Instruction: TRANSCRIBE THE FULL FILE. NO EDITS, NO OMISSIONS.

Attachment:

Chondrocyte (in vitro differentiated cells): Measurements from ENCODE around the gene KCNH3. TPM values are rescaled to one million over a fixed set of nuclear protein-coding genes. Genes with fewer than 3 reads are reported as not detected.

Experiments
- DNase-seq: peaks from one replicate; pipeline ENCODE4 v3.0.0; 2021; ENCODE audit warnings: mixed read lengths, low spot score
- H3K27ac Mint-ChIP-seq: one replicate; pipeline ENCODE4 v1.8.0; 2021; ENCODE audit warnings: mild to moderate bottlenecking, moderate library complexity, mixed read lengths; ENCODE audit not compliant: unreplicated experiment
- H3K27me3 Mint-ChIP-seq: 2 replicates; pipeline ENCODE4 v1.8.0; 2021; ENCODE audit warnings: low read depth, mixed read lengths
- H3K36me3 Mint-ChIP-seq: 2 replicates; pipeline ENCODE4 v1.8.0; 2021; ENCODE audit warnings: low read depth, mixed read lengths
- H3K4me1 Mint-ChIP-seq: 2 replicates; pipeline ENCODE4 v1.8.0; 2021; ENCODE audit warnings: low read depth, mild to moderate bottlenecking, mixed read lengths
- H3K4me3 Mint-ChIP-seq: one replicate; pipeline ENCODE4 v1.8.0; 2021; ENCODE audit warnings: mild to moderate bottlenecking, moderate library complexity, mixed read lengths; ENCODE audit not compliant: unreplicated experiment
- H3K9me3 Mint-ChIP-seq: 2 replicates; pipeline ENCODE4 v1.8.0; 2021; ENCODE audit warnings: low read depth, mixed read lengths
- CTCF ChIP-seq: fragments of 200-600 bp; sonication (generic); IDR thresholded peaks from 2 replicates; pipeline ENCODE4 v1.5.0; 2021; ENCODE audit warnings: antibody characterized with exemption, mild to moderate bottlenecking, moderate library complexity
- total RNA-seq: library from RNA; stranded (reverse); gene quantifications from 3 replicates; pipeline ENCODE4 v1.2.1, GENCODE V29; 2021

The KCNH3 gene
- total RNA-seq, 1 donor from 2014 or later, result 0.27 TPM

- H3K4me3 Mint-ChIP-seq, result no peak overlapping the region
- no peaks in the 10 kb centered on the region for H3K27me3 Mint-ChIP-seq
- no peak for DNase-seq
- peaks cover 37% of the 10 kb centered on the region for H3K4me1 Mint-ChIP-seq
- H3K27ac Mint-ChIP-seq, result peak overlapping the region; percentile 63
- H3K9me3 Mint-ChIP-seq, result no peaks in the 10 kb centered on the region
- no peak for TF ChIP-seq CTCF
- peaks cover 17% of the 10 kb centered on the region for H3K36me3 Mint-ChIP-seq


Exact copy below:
Chondrocyte (in vitro differentiated cells): Measurements from ENCODE around the gene KCNH3. TPM values are rescaled to one million over a fixed set of nuclear protein-coding genes. Genes with fewer than 3 reads are reported as not detected.

Experiments
- DNase-seq: peaks from one replicate; pipeline ENCODE4 v3.0.0; 2021; ENCODE audit warnings: mixed read lengths, low spot score
- H3K27ac Mint-ChIP-seq: one replicate; pipeline ENCODE4 v1.8.0; 2021; ENCODE audit warnings: mild to moderate bottlenecking, moderate library complexity, mixed read lengths; ENCODE audit not compliant: unreplicated experiment
- H3K27me3 Mint-ChIP-seq: 2 replicates; pipeline ENCODE4 v1.8.0; 2021; ENCODE audit warnings: low read depth, mixed read lengths
- H3K36me3 Mint-ChIP-seq: 2 replicates; pipeline ENCODE4 v1.8.0; 2021; ENCODE audit warnings: low read depth, mixed read lengths
- H3K4me1 Mint-ChIP-seq: 2 replicates; pipeline ENCODE4 v1.8.0; 2021; ENCODE audit warnings: low read depth, mild to moderate bottlenecking, mixed read lengths
- H3K4me3 Mint-ChIP-seq: one replicate; pipeline ENCODE4 v1.8.0; 2021; ENCODE audit warnings: mild to moderate bottlenecking, moderate library complexity, mixed read lengths; ENCODE audit not compliant: unreplicated experiment
- H3K9me3 Mint-ChIP-seq: 2 replicates; pipeline ENCODE4 v1.8.0; 2021; ENCODE audit warnings: low read depth, mixed read lengths
- CTCF ChIP-seq: fragments of 200-600 bp; sonication (generic); IDR thresholded peaks from 2 replicates; pipeline ENCODE4 v1.5.0; 2021; ENCODE audit warnings: antibody characterized with exemption, mild to moderate bottlenecking, moderate library complexity
- total RNA-seq: library from RNA; stranded (reverse); gene quantifications from 3 replicates; pipeline ENCODE4 v1.2.1, GENCODE V29; 2021

The KCNH3 gene
- total RNA-seq, 1 donor from 2014 or later, result 0.27 TPM

- H3K4me3 Mint-ChIP-seq, result no peak overlapping the region
- no peaks in the 10 kb centered on the region for H3K27me3 Mint-ChIP-seq
- no peak for DNase-seq
- peaks cover 37% of the 10 kb centered on the region for H3K4me1 Mint-ChIP-seq
- H3K27ac Mint-ChIP-seq, result peak overlapping the region; percentile 63
- H3K9me3 Mint-ChIP-seq, result no peaks in the 10 kb centered on the region
- no peak for TF ChIP-seq CTCF
- peaks cover 17% of the 10 kb centered on the region for H3K36me3 Mint-ChIP-seq